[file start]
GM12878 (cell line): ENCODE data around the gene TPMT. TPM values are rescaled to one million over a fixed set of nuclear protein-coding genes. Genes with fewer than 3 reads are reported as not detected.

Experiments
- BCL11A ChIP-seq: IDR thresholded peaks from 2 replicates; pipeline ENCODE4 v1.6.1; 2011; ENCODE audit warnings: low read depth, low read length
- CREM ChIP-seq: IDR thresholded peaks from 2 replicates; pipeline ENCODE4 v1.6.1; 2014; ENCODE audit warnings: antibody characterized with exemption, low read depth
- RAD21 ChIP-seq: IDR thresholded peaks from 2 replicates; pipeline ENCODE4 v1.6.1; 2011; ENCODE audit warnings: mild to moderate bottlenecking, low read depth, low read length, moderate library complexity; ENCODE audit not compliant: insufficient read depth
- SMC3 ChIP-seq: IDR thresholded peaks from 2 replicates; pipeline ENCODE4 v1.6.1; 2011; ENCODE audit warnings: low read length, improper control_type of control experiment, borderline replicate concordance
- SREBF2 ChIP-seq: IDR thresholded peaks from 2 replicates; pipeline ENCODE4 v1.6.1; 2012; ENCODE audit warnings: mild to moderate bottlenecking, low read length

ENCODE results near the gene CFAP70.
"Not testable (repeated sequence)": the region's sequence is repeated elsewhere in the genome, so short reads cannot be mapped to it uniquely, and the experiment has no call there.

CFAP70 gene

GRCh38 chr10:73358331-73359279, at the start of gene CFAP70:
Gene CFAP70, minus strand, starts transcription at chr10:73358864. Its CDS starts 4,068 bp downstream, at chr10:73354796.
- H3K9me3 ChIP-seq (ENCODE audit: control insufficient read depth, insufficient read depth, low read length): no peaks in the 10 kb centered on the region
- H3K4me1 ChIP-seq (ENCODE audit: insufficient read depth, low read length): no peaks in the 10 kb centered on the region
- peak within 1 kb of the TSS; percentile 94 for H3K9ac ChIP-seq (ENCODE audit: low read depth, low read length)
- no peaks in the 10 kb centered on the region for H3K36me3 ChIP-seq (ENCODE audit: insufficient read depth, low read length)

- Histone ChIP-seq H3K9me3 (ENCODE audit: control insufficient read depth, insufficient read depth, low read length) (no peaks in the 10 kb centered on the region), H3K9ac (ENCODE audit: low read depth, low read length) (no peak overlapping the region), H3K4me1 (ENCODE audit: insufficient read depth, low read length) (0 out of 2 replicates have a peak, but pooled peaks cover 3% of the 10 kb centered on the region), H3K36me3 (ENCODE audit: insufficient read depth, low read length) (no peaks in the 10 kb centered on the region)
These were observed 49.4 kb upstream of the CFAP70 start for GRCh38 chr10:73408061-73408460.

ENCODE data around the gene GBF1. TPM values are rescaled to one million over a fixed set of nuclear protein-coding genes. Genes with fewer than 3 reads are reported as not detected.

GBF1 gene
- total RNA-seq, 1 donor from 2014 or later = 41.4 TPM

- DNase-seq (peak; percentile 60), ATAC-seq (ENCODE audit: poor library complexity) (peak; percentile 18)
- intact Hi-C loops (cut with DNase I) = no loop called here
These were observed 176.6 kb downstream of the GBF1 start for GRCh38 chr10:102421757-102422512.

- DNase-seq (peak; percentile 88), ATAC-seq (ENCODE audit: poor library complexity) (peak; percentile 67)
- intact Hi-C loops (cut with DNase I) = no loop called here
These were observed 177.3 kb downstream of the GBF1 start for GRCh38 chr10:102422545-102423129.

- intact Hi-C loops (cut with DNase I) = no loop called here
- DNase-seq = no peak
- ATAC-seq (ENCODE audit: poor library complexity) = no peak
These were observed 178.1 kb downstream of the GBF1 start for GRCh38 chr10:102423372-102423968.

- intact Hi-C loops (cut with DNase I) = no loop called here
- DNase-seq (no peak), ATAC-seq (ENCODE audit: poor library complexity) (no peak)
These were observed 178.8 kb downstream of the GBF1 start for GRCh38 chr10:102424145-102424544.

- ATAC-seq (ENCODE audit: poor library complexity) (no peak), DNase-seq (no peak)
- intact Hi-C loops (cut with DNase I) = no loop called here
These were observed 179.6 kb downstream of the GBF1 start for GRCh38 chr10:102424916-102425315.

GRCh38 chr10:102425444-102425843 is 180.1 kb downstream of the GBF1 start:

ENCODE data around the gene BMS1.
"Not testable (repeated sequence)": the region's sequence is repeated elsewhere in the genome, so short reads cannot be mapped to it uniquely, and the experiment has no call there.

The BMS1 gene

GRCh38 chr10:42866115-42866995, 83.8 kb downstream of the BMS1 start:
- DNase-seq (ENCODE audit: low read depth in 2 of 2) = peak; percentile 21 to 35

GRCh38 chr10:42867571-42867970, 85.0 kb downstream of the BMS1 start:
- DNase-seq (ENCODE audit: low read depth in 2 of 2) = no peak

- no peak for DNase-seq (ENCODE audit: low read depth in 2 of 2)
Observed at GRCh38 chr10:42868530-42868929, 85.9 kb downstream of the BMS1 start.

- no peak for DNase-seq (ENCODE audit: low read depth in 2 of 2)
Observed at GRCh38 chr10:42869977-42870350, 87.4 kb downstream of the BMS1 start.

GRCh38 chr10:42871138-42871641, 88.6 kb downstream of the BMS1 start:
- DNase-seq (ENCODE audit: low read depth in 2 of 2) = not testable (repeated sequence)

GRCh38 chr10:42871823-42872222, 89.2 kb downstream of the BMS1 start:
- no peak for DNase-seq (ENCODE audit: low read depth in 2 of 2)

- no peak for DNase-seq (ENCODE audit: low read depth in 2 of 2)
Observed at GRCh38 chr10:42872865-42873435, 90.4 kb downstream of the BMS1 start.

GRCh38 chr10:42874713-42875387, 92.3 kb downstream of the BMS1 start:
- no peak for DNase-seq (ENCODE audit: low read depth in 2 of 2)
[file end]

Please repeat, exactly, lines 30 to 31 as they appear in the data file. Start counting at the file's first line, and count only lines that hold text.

- ATAC-seq (ENCODE audit: poor library complexity) = no peak
These were observed 178.1 kb downstream of the GBF1 start for GRCh38 chr10:102423372-102423968.